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Funeral Music and the Transformation of Southern Musical and Religious Cultures, 1935-1945

Funeral Music and the Transformation of Southern Musical and Religious Cultures, 1935-1945 KRISTINE M. MCCUSKER Funeral Music and the Transformation of Southern Musical and Religious Cultures, 1935–1945 William Leonard Bivens was a thirty-year-old foreman at Firestone Tire and Rubber Company in Memphis when he suffered a heart attack and died in June 1944. Bivens left a wife and son who chose the National Funeral Home, a funeral home for whites, to provide the funeral service and then bury him. On its ledger, the funeral home listed the music to be played. During the service, the organist was to play two hymns, “Sunrise Tomorrow” and “God Will Take Care of Thee.” The prelude was to be “Old Rugged Cross,” a Broadman Hymnal (Southern Baptist) standard made famous in the early twentieth century by evangelist Billy Sunday, and the postlude was Brahms’s “Lullaby.” The musical program performed at Bivens’s funeral was emblematic of fundamental changes in Southern funeral music: from 1935 (the begin- ning of the funeral home’s records) to about 1943, customers who buried their kin from the National Funeral Home requested rural hymns, songs such as “Old Rugged Cross” and “Sunrise Tomorrow.” But in 1943, a shift began that became far more pronounced in 1944 when the funeral home’s organists began http://www.deepdyve.com/assets/images/DeepDyve-Logo-lg.png American Music University of Illinois Press

Funeral Music and the Transformation of Southern Musical and Religious Cultures, 1935-1945

American Music , Volume 30 (4) – Aug 4, 2013

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Publisher
University of Illinois Press
ISSN
1945-2349

Abstract

KRISTINE M. MCCUSKER Funeral Music and the Transformation of Southern Musical and Religious Cultures, 1935–1945 William Leonard Bivens was a thirty-year-old foreman at Firestone Tire and Rubber Company in Memphis when he suffered a heart attack and died in June 1944. Bivens left a wife and son who chose the National Funeral Home, a funeral home for whites, to provide the funeral service and then bury him. On its ledger, the funeral home listed the music to be played. During the service, the organist was to play two hymns, “Sunrise Tomorrow” and “God Will Take Care of Thee.” The prelude was to be “Old Rugged Cross,” a Broadman Hymnal (Southern Baptist) standard made famous in the early twentieth century by evangelist Billy Sunday, and the postlude was Brahms’s “Lullaby.” The musical program performed at Bivens’s funeral was emblematic of fundamental changes in Southern funeral music: from 1935 (the begin- ning of the funeral home’s records) to about 1943, customers who buried their kin from the National Funeral Home requested rural hymns, songs such as “Old Rugged Cross” and “Sunrise Tomorrow.” But in 1943, a shift began that became far more pronounced in 1944 when the funeral home’s organists began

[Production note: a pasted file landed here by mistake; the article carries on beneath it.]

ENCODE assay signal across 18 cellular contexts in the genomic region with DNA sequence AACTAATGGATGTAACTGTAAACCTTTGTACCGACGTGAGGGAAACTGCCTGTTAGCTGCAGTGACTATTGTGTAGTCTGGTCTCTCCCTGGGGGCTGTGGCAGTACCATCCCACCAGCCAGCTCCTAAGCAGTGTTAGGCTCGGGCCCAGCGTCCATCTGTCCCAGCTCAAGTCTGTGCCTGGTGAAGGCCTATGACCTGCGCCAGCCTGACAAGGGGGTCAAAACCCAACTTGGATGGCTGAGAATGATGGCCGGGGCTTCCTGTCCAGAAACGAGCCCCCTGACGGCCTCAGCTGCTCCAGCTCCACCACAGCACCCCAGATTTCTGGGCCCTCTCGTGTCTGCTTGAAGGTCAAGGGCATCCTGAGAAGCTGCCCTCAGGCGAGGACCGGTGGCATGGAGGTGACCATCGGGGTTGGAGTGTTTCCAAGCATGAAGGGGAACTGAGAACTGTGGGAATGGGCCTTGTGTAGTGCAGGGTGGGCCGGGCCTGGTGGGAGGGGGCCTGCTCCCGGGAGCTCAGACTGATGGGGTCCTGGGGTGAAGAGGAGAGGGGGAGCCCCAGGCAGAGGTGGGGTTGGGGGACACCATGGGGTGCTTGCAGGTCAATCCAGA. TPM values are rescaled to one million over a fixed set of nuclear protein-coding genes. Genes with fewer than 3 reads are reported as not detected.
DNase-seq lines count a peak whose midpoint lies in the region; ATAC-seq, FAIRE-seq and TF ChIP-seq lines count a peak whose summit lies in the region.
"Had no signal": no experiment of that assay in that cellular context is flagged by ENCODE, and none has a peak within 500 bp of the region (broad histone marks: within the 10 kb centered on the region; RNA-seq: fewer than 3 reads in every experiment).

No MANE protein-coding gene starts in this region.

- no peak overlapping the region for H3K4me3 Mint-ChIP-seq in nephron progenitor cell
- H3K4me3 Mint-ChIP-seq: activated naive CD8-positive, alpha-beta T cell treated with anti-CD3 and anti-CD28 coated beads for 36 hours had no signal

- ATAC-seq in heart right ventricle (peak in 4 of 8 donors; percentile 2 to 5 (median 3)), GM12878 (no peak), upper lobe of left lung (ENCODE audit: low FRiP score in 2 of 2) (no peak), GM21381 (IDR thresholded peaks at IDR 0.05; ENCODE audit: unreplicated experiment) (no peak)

Journal

American MusicUniversity of Illinois Press

Published: Aug 4, 2013

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